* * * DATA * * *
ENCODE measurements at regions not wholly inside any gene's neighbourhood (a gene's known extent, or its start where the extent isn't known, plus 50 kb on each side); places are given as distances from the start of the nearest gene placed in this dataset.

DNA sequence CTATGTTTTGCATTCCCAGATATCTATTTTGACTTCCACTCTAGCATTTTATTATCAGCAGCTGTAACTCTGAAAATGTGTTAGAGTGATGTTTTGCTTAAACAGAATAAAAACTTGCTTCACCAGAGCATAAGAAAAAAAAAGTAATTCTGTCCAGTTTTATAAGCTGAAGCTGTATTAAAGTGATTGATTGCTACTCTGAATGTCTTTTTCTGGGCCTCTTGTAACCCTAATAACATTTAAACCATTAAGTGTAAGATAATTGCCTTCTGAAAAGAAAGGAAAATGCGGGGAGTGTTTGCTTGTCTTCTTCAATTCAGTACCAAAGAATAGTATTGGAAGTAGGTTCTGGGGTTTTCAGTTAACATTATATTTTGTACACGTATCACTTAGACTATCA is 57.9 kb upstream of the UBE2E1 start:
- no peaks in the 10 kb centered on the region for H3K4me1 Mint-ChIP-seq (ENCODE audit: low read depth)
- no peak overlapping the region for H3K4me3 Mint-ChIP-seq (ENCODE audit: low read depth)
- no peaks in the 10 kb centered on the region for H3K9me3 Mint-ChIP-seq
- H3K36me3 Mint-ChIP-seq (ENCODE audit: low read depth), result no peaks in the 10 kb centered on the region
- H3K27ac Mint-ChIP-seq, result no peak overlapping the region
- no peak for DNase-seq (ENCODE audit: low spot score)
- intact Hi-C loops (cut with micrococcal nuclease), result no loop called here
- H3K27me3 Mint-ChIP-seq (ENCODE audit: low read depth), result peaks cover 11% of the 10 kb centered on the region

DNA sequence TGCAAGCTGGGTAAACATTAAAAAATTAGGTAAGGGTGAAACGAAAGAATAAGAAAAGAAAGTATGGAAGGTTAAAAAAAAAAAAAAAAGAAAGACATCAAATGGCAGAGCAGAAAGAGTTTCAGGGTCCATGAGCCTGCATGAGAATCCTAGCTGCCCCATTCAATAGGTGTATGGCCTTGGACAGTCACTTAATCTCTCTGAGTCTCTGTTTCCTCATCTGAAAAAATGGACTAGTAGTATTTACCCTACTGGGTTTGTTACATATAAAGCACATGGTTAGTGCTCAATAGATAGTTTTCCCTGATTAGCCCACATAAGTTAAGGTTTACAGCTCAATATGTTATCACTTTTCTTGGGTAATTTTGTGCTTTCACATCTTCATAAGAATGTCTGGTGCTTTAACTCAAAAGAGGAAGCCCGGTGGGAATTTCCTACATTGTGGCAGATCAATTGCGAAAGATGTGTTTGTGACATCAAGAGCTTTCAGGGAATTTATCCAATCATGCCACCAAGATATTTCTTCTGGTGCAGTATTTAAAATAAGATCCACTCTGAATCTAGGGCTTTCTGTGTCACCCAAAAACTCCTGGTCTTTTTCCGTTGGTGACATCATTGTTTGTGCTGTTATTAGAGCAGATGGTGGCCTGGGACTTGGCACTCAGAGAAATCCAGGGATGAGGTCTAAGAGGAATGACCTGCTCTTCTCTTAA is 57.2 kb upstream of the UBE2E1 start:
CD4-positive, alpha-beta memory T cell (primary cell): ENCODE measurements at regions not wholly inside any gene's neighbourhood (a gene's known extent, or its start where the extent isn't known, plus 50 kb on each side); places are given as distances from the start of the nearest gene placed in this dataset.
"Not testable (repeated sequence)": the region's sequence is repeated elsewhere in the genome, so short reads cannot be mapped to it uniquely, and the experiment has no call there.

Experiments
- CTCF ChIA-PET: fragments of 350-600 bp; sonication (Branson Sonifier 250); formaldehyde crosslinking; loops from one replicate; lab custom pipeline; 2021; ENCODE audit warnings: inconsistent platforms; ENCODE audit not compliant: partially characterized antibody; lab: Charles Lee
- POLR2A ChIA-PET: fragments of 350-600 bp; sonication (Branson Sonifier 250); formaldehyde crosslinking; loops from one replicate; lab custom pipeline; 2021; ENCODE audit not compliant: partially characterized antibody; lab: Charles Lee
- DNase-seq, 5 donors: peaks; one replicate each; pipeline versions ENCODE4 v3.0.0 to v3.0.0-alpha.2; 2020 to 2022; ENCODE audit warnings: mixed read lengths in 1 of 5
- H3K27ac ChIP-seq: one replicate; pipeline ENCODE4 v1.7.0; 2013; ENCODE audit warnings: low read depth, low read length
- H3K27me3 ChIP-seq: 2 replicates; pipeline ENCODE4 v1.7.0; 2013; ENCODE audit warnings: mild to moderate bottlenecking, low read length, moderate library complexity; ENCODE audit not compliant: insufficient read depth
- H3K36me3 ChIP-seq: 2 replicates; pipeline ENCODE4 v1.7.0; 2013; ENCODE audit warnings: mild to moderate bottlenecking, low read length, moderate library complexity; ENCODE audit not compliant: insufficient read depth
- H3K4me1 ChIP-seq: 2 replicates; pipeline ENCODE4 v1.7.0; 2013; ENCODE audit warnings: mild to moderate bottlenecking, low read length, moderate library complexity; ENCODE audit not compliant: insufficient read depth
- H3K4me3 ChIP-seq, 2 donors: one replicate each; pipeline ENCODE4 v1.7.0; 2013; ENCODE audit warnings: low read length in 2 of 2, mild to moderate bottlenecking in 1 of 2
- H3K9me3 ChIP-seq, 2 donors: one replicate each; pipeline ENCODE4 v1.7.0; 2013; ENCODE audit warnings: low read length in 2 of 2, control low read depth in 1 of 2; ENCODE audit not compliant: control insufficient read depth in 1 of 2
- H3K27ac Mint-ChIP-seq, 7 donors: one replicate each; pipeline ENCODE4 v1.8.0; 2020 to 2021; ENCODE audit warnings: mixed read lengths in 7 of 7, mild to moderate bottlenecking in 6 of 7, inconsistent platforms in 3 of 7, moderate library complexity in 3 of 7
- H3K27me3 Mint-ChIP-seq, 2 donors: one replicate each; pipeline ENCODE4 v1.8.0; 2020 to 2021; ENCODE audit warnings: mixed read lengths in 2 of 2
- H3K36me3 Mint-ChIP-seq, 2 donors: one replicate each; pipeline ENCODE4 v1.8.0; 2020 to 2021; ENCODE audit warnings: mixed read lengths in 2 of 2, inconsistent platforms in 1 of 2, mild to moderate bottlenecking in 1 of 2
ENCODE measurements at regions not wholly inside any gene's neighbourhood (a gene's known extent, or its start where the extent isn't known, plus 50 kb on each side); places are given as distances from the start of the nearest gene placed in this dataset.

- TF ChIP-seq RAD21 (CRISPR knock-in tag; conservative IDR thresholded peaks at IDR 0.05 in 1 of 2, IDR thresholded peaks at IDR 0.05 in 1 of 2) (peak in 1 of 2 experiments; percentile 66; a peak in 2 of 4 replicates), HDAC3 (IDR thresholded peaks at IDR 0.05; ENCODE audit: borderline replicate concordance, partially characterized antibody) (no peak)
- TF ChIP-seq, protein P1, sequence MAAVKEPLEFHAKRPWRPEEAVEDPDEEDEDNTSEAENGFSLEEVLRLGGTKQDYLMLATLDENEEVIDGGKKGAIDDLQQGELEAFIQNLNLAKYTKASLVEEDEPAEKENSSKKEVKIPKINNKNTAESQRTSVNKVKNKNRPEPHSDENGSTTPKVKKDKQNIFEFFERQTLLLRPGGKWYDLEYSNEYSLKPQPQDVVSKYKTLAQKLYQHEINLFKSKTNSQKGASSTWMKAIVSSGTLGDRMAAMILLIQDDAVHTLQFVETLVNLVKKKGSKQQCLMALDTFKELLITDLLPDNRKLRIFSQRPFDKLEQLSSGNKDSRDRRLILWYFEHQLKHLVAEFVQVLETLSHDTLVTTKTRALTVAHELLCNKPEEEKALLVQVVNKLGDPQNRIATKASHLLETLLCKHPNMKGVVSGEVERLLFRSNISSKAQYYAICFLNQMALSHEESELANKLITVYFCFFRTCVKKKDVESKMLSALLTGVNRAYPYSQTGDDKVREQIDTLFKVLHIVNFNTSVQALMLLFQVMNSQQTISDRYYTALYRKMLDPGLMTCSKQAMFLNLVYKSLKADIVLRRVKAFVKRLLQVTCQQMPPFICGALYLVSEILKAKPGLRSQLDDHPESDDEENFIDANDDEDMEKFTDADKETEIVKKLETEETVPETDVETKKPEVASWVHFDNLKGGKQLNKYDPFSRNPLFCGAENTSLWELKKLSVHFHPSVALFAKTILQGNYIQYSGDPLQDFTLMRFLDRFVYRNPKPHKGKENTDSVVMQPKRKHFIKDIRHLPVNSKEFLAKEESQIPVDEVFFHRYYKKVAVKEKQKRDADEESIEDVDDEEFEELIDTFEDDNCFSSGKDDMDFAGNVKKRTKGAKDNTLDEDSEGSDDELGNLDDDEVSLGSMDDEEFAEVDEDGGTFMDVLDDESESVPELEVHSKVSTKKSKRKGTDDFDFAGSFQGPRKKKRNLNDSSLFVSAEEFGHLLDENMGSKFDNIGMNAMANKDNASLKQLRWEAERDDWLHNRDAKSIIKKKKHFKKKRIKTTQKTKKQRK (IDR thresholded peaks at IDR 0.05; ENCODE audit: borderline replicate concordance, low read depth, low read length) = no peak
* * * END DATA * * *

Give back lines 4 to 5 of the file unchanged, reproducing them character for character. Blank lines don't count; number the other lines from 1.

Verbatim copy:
- no peak overlapping the region for H3K4me3 Mint-ChIP-seq (ENCODE audit: low read depth)
- no peaks in the 10 kb centered on the region for H3K9me3 Mint-ChIP-seq